Top Menu

Moms Who Use Nicotine Patches More Likely to Have Colicky Babies, Study Finds

/By

Babies born to mothers who smoke or use nicotine patches during pregnancy are more likely to have colic, a new study published in the March issue of Pediatrics finds.

The study found that exposure to nicotine, either from the mothers smoking cigarettes or from nicotine replacement therapy, was linked to a significantly increased risk of colic in their babies, ranging from 30 to 60 percent, HealthDay reports.

Researchers looked at data based on more than 63,000 interviews with mothers, who participated in the Netherlands-based study, with interviews conducted during pregnancy and six months after the moms gave birth to their babies.

The findings concluded that 8 percent of the babies had colic. About 74 percent of the moms didn’t smoke; 24 percent reported that they did smoke; 2 percent of the moms said they smoked and used nicotine replacement therapy, while 0.3 percent of the women used nicotine replacement therapy alone.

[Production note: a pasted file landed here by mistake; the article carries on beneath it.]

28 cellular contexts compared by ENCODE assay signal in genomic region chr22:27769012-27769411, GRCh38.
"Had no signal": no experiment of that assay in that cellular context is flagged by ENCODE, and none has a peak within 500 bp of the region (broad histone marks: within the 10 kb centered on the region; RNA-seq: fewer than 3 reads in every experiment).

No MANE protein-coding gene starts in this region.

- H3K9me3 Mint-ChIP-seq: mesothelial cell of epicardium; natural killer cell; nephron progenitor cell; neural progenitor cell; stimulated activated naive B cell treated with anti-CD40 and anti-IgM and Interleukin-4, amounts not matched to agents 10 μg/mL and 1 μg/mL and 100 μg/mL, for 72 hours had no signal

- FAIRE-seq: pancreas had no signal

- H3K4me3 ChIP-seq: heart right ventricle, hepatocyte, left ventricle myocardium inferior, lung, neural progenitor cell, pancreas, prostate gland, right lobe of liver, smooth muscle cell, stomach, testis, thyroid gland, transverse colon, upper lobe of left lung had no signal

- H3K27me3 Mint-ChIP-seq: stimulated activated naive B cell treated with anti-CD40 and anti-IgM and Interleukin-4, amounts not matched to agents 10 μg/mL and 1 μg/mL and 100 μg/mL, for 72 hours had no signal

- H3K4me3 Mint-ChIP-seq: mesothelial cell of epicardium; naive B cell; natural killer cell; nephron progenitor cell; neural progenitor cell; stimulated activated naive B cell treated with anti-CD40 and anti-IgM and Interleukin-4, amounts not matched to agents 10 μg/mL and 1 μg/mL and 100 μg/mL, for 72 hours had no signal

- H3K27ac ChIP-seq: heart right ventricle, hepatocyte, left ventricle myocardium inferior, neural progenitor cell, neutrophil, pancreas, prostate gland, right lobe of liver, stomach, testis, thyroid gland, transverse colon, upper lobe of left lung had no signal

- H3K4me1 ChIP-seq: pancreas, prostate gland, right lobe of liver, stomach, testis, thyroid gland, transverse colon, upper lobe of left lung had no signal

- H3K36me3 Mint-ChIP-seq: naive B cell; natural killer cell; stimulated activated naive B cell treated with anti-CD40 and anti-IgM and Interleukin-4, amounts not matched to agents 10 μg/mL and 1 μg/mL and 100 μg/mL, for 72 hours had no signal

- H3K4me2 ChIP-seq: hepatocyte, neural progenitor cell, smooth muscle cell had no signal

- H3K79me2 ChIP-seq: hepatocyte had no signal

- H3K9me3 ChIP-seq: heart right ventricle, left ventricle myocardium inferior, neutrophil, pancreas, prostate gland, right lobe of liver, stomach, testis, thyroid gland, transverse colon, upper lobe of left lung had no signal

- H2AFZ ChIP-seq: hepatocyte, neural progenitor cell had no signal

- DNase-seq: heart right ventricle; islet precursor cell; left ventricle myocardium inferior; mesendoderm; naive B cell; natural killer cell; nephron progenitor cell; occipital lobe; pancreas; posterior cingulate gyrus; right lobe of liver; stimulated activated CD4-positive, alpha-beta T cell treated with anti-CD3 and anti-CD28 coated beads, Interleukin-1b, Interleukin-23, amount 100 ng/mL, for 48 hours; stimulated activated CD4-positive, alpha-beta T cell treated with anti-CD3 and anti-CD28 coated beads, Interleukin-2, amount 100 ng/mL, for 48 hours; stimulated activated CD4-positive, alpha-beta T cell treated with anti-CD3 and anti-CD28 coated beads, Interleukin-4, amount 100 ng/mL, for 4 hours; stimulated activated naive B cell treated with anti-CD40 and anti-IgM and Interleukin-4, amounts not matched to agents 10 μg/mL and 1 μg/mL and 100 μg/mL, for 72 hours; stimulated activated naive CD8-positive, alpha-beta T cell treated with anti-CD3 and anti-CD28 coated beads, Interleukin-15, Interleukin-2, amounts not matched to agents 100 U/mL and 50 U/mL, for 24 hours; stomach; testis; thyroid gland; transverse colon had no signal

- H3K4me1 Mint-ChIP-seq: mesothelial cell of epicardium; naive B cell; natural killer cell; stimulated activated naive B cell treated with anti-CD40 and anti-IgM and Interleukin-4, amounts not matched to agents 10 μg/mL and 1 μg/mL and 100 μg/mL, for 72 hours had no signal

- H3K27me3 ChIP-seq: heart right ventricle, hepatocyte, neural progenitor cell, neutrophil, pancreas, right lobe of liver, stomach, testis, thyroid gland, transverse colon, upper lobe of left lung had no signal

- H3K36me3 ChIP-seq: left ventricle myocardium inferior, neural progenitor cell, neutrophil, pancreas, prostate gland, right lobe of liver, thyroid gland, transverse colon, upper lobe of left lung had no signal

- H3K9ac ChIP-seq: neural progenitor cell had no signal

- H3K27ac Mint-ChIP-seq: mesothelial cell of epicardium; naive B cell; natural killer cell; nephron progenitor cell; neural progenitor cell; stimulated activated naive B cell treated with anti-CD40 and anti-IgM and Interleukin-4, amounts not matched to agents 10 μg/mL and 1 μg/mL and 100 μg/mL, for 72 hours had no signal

“The theory is that there are nicotine receptors in the GI [gastrointestinal] system and nicotine receptors that alter serotonin and these alterations affect the babies after birth, causing colic,” said Dr. Jennifer Wu, an Obstetrician-Gynecologist at Lenox Hill Hospital.

Dr. Wu added that the causes of colic aren’t well understood, nor are the reasons why nicotine might raise the risk of colic. Prior research has also shown smoking to be associated with colic. However, these studies do not prove cause and effect.

1 Response to this article

  1. Fern Webb / February 23, 2012 at 3:20 pm

    If this study is true, Moms who smoke would also have coliky babies!

Leave a Reply

Please read our comment policy and guidelines before you submit a comment. Your email address will not be published. Thank you for visiting Drugfree.org


four − = 0

Disclaimer:
Reproduction in whole or in part of this publication is strictly prohibited without prior consent. Photographic rights remain the property of Join Together and the Partnership for Drug-Free Kids. For reproduction inquiries, please e-mail jointogether@drugfree.org.